National Journal 
August 10, 2013
President Obama couldn’t say it—he denied it repeatedly in fact—but Edward Snowden was very much the reason he felt compelled to stand before the national press on a sun-baked Friday August afternoon and attempt to explain why his administration would pursue reforms of its counterterrorism programs even though—and this is the tricky part—he wouldn’t concede that those programs are flawed in any way.
That brings us back to Snowden, the whistleblower/patriot/traitor squirreled away somewhere in Russia after revealing key operational details of the National Security Agency’s domestic surveillance programs. The drip-drip of disclosures was slowly eroding the public’s faith in the system, the president said Friday, and he needed to take steps to reassure the world that it wasn’t being abused. He worried aloud that Americans were increasingly viewing the government as an Orwellian “Big Brother.”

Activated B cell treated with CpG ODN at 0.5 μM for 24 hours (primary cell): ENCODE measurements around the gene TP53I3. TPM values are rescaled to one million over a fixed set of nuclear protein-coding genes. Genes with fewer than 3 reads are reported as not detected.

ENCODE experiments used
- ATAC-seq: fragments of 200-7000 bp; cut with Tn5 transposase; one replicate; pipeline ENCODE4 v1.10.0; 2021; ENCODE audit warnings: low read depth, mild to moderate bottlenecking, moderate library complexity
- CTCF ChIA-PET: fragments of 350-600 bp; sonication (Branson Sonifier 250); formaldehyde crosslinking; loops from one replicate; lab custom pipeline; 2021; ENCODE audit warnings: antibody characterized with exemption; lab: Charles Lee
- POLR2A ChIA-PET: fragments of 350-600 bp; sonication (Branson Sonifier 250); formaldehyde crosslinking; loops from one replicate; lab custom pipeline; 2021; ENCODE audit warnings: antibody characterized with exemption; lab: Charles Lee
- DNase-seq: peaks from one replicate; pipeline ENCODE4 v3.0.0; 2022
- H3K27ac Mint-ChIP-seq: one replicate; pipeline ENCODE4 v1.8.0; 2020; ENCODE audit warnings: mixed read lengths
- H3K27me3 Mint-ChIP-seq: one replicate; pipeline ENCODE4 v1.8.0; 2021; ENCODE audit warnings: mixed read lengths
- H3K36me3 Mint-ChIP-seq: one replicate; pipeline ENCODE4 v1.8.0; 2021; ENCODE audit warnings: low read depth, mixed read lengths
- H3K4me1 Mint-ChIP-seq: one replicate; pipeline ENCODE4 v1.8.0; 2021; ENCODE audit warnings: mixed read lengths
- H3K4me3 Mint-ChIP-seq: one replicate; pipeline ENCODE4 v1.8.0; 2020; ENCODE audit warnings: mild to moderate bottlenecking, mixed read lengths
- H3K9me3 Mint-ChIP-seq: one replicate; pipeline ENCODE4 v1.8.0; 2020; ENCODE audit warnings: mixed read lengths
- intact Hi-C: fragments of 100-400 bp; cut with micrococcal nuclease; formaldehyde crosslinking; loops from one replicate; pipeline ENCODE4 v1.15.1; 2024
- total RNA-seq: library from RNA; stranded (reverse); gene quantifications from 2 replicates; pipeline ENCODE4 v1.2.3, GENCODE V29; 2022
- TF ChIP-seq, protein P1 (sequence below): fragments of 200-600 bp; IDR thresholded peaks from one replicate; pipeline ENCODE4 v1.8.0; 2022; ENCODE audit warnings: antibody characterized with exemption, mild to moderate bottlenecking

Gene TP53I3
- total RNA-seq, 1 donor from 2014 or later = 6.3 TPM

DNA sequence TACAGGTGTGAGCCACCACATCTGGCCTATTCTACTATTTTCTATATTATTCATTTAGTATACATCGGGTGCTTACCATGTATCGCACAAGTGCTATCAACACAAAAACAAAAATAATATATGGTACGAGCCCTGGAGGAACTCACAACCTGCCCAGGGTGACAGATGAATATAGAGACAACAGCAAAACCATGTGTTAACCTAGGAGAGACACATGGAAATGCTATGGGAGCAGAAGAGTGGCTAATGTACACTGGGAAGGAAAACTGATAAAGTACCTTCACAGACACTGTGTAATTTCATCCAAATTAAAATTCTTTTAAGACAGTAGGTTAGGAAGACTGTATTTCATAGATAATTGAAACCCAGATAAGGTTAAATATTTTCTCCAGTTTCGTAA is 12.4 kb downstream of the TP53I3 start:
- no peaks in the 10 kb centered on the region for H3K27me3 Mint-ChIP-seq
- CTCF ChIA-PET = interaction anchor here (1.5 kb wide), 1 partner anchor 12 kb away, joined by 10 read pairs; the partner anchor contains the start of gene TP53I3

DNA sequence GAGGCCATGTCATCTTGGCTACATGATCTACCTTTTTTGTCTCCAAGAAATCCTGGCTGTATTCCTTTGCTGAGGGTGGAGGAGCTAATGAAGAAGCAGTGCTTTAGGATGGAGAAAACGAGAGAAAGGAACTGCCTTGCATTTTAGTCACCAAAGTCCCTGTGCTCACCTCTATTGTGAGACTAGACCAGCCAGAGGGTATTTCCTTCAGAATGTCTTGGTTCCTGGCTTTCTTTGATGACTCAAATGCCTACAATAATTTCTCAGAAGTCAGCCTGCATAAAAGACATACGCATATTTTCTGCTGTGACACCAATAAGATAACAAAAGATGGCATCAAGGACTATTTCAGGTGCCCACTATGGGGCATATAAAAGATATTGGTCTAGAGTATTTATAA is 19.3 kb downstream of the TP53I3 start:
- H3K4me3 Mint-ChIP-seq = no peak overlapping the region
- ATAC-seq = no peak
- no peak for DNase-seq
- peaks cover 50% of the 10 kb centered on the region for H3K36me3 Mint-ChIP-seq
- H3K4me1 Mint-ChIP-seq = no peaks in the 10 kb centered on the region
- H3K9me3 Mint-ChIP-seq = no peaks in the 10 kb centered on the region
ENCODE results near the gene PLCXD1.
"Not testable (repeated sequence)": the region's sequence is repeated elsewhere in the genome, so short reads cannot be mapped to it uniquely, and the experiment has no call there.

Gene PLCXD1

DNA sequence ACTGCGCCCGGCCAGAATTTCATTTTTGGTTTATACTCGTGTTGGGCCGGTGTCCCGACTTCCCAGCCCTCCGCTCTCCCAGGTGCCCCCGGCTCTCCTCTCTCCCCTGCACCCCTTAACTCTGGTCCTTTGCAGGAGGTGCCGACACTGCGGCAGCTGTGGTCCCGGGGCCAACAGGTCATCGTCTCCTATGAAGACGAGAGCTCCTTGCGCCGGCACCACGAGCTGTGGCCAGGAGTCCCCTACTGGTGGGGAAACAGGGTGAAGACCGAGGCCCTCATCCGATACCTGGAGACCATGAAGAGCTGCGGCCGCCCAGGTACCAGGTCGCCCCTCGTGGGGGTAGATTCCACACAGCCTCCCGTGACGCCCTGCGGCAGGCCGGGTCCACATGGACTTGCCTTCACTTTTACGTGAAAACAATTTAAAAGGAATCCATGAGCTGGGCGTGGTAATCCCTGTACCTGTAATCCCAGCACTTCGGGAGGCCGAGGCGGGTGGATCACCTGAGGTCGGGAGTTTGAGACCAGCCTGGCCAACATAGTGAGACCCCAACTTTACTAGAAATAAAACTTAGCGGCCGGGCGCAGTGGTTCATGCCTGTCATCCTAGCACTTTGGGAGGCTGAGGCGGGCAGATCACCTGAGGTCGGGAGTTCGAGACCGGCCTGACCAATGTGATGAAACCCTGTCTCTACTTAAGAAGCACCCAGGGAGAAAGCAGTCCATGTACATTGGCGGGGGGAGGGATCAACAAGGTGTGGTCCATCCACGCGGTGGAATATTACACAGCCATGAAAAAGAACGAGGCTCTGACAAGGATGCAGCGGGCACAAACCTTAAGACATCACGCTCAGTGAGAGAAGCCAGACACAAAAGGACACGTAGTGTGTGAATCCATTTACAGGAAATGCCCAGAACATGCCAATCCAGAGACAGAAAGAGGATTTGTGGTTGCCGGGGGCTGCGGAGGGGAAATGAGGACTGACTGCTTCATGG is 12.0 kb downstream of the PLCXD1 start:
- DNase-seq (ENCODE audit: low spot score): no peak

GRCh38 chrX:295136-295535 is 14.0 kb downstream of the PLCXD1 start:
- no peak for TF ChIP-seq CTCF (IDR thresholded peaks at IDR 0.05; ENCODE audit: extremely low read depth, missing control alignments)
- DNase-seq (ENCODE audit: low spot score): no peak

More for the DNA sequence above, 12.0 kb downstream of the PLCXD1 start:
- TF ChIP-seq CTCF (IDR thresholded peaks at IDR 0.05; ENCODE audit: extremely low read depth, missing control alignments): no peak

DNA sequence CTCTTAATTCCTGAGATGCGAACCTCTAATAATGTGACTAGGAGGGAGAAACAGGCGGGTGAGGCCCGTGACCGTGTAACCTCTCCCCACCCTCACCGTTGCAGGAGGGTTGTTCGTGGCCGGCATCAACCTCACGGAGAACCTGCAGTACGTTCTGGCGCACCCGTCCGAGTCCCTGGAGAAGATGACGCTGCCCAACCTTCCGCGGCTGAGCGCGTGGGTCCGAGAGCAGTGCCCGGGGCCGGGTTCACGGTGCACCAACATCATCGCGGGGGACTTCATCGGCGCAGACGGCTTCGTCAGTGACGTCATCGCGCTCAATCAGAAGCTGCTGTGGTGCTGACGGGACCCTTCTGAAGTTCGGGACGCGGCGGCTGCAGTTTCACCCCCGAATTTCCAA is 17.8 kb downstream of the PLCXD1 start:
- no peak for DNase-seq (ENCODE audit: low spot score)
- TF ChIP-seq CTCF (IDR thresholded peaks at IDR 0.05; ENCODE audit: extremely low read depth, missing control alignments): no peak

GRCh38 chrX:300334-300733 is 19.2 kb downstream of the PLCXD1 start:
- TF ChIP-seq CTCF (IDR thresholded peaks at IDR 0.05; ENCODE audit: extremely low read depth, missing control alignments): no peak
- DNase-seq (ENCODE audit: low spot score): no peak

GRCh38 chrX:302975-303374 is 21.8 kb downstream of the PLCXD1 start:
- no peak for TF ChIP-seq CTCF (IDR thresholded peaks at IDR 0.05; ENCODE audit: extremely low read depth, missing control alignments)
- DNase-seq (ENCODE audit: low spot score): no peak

“It’s not enough for me as president to have confidence in these programs,” Obama said before reporters in the White House East Room. “The American people need to have confidence in them, as well.”